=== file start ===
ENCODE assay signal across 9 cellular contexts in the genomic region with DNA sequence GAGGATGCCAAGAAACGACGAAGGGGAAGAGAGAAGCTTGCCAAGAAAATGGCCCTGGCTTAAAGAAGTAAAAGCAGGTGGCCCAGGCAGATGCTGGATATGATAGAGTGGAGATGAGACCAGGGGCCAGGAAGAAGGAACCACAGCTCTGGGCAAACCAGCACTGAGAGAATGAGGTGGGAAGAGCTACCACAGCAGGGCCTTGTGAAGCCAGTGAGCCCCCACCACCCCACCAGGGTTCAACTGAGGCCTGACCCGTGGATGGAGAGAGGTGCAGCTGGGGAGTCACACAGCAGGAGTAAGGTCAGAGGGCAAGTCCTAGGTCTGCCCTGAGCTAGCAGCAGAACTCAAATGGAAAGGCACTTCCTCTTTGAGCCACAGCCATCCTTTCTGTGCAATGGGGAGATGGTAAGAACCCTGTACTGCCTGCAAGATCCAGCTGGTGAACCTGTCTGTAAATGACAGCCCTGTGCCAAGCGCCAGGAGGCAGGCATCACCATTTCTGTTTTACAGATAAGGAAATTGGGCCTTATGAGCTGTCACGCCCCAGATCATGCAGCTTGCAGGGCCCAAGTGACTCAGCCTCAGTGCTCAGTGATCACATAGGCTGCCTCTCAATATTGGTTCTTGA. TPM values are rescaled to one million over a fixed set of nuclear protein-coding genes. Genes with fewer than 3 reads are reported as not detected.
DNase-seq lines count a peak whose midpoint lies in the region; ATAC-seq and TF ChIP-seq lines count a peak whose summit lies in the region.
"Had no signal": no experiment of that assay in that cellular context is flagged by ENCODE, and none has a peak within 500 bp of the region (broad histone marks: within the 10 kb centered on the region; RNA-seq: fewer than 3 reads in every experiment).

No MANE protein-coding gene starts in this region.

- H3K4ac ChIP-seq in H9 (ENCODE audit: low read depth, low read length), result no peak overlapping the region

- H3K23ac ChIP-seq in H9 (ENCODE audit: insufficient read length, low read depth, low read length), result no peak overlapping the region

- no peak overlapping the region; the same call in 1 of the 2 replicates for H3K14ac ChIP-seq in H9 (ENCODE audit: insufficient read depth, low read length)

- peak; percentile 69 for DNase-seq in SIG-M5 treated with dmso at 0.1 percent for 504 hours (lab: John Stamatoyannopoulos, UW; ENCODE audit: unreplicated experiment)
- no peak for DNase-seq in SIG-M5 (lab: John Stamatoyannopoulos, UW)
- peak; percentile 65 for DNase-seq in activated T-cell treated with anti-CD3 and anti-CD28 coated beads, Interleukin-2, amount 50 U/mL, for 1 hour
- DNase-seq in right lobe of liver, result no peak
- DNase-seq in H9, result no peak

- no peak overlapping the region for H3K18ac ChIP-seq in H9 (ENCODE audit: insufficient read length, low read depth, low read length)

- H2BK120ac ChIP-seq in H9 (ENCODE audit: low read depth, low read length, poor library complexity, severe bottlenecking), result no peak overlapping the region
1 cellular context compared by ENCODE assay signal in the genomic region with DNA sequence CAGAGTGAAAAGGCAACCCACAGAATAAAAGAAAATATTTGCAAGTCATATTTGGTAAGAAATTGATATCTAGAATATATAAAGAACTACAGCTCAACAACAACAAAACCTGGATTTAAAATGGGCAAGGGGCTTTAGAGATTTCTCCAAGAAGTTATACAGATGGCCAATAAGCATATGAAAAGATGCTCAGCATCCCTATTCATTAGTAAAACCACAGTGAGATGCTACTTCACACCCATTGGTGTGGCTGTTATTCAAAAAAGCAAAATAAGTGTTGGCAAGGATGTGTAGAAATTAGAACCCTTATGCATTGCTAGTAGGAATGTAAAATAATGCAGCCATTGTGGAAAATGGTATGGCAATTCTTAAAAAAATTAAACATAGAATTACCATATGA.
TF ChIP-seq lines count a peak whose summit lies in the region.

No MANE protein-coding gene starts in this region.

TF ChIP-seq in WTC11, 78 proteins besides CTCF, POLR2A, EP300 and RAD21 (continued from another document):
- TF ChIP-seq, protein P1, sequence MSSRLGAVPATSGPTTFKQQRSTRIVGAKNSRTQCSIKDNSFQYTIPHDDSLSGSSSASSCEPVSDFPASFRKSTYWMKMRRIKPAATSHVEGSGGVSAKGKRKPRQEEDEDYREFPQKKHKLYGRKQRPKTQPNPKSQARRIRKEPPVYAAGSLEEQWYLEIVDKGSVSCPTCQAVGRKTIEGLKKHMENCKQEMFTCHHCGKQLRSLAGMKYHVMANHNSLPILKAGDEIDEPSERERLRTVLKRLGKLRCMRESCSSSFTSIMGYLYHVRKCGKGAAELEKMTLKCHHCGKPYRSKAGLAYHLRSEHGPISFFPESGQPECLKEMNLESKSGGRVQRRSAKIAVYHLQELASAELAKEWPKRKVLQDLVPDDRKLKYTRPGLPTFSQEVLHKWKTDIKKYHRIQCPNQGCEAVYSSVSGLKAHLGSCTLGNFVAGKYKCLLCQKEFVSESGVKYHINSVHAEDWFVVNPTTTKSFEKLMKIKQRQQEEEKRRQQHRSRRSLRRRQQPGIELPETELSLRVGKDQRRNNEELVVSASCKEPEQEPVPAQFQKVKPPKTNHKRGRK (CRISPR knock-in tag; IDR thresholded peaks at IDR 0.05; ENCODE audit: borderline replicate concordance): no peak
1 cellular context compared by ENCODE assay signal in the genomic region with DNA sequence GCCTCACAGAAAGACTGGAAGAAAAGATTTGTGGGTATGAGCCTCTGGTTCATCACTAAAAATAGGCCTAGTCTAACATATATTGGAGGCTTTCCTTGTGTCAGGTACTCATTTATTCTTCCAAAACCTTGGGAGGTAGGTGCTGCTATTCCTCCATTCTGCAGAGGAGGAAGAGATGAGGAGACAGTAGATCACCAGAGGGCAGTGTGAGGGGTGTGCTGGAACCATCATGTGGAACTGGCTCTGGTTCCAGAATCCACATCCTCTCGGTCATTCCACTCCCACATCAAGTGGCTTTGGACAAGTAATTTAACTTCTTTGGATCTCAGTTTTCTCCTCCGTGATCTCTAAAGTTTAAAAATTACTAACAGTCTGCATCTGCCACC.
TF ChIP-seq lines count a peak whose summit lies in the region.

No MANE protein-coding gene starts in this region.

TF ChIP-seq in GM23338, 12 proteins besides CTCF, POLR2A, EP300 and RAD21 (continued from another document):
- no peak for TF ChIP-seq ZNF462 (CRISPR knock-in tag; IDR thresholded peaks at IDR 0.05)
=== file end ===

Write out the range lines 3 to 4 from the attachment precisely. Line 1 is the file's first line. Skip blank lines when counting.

"Had no signal": no experiment of that assay in that cellular context is flagged by ENCODE, and none has a peak within 500 bp of the region (broad histone marks: within the 10 kb centered on the region; RNA-seq: fewer than 3 reads in every experiment).

No MANE protein-coding gene starts in this region.